12 minute read

Hello! It has been a while since I have had time to post a new blog entry. Today’s post is the first of two posts I have on deck with new tools I have created for community use.

Header Image

Intune is great at managing devices, especially when there is a primary user assigned. In most common use cases, the primary user is automatically assigned, but what happens if the primary user changes or the device was enrolled through another method like using a bulk enrollment token?

The only native way to update the primary user on those devices is to manually update it through the console. If we know who the primary user should be we can automate that process. If you have a strong inventory system, you could use that to set the primary user – but that only works if you know who the primary user should be. What happens if you don’t have a good inventory system, or if the primary user of a device changes?

The Challenge

Configuration Manager has a concept of User Device Affinity, but that same concept doesn’t exist in Intune. On a ConfigMgr managed device, we can add a user to a device based on how frequently they log in over a specified timeframe.

I wanted to find a way to update the Intune primary user similarly to how User Device Affinity works in ConfigMgr. Devices that are enrolled with a bulk enrollment token should have a primary user automatically assigned. If one user logs into a device more frequently than the current primary user, the primary user should be dynamically re-assigned.

There are two separate pieces of information we need to know. First, we need to be able to collect a list of users that have logged into a specific machine and get a count of the number of times they have logged in. Once we have that information, we need to compare that list of users to the current primary user of the device and determine if a new user should be assigned. The challenge is that the logged in users are local to the workstation. All of the information about the Intune Primary User are stored in Microsoft Graph.

Unless you’re already collecting user login information with Log Analytics, user login history isn’t available in Azure. A device and the local user account can’t query Microsoft Graph without nesting credentials in a script. So how can we gather information from a device and leverage that information in Azure to dynamically update the Intune primary user?

The Answer

I realized that the best way to handle this task would be to gather the information from a machine and have the device send that information to a resource in Azure, and then somehow process that information. To be able to dynamically update the primary user, we need to gather historical login data. Sending the current logged in user wouldn’t be efficient – we don’t want to update the primary user every time someone logs in to a machine.

When I started looking for options to gather user logon history, I found that the best source was to collect logon events from the Security log. User log on events are stored with event ID 4624. The problem is that this will also return all logon events, including those by SYSTEM and other service principals.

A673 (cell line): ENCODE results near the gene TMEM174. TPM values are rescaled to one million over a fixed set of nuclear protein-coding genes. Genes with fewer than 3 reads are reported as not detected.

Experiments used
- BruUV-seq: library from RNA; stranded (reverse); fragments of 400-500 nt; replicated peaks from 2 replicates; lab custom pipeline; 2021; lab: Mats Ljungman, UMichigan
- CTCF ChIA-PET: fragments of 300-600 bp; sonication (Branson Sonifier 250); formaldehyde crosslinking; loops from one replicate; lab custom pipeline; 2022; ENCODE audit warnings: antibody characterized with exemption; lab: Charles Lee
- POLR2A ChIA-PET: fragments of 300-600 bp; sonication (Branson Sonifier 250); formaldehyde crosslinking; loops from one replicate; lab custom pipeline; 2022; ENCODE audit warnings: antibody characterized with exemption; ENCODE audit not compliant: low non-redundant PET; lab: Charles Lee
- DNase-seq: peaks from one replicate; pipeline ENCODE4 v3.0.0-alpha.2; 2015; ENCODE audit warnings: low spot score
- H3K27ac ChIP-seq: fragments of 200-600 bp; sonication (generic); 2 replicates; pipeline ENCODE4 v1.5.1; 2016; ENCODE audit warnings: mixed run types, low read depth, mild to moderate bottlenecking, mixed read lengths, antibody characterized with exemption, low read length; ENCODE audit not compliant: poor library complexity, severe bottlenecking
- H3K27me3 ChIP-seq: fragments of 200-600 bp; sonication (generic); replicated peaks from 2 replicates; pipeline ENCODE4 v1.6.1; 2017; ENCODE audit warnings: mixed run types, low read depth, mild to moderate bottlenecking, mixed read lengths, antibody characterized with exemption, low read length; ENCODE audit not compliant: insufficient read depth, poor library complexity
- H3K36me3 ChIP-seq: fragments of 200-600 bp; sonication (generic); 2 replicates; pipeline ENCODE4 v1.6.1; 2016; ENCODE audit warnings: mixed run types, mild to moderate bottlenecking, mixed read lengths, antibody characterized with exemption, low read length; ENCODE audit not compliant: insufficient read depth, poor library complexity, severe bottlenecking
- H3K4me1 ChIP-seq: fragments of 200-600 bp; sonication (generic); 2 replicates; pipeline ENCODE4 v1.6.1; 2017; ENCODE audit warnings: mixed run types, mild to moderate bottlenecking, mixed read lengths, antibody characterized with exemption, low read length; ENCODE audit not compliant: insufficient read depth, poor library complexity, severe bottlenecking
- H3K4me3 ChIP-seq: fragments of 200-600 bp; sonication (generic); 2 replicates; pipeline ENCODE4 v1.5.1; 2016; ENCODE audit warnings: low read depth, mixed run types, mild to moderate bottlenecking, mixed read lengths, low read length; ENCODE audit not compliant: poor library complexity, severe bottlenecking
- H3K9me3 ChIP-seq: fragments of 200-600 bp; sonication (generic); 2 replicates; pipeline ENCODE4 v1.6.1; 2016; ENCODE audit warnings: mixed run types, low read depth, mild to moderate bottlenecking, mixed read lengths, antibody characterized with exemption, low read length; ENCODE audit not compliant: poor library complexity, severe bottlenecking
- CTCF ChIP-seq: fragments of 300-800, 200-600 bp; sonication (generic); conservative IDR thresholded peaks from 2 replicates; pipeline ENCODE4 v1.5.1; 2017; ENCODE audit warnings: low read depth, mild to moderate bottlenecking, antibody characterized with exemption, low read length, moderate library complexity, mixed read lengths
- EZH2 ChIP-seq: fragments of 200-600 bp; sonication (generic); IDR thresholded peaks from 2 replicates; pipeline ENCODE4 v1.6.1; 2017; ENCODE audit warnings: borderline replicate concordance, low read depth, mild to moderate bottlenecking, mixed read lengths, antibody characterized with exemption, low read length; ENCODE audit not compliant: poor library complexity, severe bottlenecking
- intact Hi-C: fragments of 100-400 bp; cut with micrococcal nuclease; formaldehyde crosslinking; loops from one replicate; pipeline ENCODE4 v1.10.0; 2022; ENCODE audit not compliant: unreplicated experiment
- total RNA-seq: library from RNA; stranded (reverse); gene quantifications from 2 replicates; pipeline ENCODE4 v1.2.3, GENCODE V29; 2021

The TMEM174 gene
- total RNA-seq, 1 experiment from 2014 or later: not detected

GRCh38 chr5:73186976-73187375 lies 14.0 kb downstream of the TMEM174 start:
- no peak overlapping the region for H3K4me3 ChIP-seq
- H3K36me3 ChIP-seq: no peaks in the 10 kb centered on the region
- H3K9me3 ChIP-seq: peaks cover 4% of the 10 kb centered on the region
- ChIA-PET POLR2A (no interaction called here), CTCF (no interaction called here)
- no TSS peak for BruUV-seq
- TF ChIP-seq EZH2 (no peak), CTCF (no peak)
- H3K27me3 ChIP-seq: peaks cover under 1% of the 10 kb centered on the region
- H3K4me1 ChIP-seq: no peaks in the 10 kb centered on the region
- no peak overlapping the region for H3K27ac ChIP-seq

Client side script

In the following block of code, I resolved that issue by gather all events with ID 4624, for the last 7 days, and then only add users with a UPN suffix that matches the value added in the variable $FilterDomain.

#Filter domain will filter all user logon events based on your domain, set the domain to find users in that domain
$FilterDomain = "[Your UPN Suffix]"
$StartTime = (Get-Date).AddDays(-7)

#Hash table to filter for logon events in security log
$FilterHash = @{

#Get all logon events from last 7 days
$LogHistory = Get-WinEvent -FilterHashtable $FilterHash | Select TimeCreated,Properties

#Create empty users array
$Users =  @()

#Find user from each logon event, add any AAD users to Users array
ForEach($Event in $LogHistory){

    $User = $Event.Properties[5].Value.ToString()

    If($User -like "*$FilterDomain"){

        $Users += $User



$UserList = $Users | Group-Object | Select Count,Name

$UserHash = @{}
$UserList | ForEach-Object { $UserHash[$_.Name] = $_.Count }

Once we have a list of users, we also need to gather the Intune managed device ID. This is stored in the registry in a key located at HKEY_LOCAL_MACHINE\SOFTWARE\Microsoft\Enrollments\. All of the keys in this locations are in different GUIDs, but the one we want will be the one that includes the key MS DM Server. The Intune managed device ID is stored in the value EntDMID.

Windows Regedit

We can return the managed device ID with the following code:

#Get Intune Device ID From registry
$Reg = Get-ChildItem HKLM:\SOFTWARE\Microsoft\Enrollments -Recurse -Include "MS DM Server"
$IntDevID = Get-ItemPropertyValue -Path Registry::$Reg -Name EntDMID

Initially, I thought I would write the login information to a table in Azure Table Storage or SharePoint. The more I explored that idea, the more I realized that it wouldn’t meet my needs. Since we are gathering the device ID and a list of users, I would need an efficient way to process the information. I elected to send the information I gathered to Azure Automation via a webhook.